There are also high-level meetings on energy and the nuclear test ban treaty, and a summit on the connected system of producing, processing, distributing and consuming food, which according to the UN contributes an estimated one-third of greenhouse gas emissions.
Thirty-one nations will boycott a UN meeting marking the 20th anniversary of the Durban World Conference on Racism — also known as Durban IV — on Wednesday, over concerns that it will veer into open antisemitism as it has in the past.
The first Durban conference — held from August 31 to September 8, 2001, just days before the terror attacks of September 11 — was marked by deep divisions on the issues of antisemitism, colonialism and slavery. The US and Israel walked out of the conference in protest at the tone of the meeting, including over plans to include condemnations of Zionism in the final text.
At the 2009 conference, a speech by Iran’s then-president Mahmoud Ahmadinejad attacking Israel sparked a temporary walkout by many European delegates.
This year, Israel’s Ambassador to the UN Gilad Erdan said Friday, a record 31 countries will be skipping the event, over double the amount that have done so in the past.
“In recent months I have worked for the world to understand that the Durban Conference was fundamentally rotten,” he said in a Monday tweet. “I’m glad many more understand this today.”
France are among some of the key nations set to boycott this year’s meeting.

Bennett’s debut

According to a provisional list of speakers for the General Debate, US president Joe Biden will speak on Tuesday morning, in America’s traditional slot as the second speaker of the General Debate.
Prime Minister Naftali Bennett will be another one of at least 83 world leaders who plan on attending in person, according to Turkish diplomat Volkan Bozkir, president of last year’s gathering. Twenty-six leaders applied to speak remotely, Bozkir said earlier this month. Bennett will address the gathering on Monday, September 27.
In his address, Bennett will speak about Israel’s national security and regional issues, according to his office. His remarks will likely focus on Iran’s nuclear program and its support for armed proxy groups.
Bennett’s predecessor, Benjamin Netanyahu, was known for making headlines with his speeches on the Iranian nuclear threat at the UN General Assembly, often using cardboard graphics and other props to get his point across.
Israel’s regional partners will also be represented, according to the provisional list. Egypt and Jordan will send their heads of state, while the foreign ministers of Israel’s new Gulf allies Bahrain and the United Arab Emirates, will speak.
Palestinian Authority President Mahmoud Abbas and new Iranian president Ebrahim Raisi are both sending prerecorded addresses to be broadcast at the event.
https://www.timesofisrael.com/at-israels-prodding-record-31-nations-to-boycott-durban-conference-anniversary/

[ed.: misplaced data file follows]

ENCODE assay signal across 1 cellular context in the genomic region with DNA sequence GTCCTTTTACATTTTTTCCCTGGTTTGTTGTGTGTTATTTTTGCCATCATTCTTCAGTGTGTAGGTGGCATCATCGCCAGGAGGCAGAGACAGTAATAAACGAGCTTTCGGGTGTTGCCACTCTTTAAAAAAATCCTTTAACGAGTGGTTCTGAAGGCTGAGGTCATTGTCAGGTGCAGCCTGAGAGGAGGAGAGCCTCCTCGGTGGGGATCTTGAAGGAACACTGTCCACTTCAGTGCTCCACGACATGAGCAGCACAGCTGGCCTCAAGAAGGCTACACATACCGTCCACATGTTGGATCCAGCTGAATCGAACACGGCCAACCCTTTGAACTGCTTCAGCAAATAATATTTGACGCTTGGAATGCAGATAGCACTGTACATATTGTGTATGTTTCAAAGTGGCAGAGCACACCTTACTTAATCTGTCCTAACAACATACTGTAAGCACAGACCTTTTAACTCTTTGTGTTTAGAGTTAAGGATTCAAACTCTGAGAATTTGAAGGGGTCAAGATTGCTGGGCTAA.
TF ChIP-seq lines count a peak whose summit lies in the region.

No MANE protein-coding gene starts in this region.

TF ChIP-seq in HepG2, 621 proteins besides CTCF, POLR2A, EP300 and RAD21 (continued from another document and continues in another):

Head of EJA Blasts Grotesque and Disgusting Antisemitic Aalst Carnival Flot – Seeks Assurances from City Mayor

The Chairman of the European Jewish Association, Rabbi Menachem Margolin today blasted the organisers of the Carnival in the Belgian city of Aalst for allowing a float to take part depicting Hasidic Jews with grotesque hooked noses standing on chests of money, and asked the mayor Christoph D'Haese for a full explanation of how this was allowed to happen.
Rabbi Margolin expressed his incredulity as to how such an image, reminiscent of the worst anti-Semitic tropes and propaganda, was allowed to form part of a celebration in Belgium in 2019.
In his letter to the mayor, Rabbi Margolin said,
“When I first saw the images I thought it was a sick joke. I simply find it hard to believe that a carnival float could replicate the most disgusting and prejudiced stereotypes of Jews that are regularly conjured up by right wing extremists, Nazis and fascist sympathisers.
“I write to express not only the deep disgust of our association, that represents Jews from across the continent, but to ask you, as the Mayor - a public servant representing all faiths, colours of society -how this float was even seen on the street, let alone as part of a celebratory carnival.
“I need not explain the deep distress and hurt to Jews not only in Aalst, in Belgium but all over Europe, caused by this grossly offensive depiction of Jews. I sincerely hope and trust that this was a gross oversight, and that not only an apology from the organisers will be forthcoming, but also an assurance from you that all floats will be properly vetted in future and that such a float has no place in someone’s garage, nevermind a public carnival.
“I have long made the case for educational programmes to be put in place in Belgium that combat such negative and patently false stereotypes, the float at the carnival in Aalst are a clear demonstration that this is now a matter of pressing urgency.”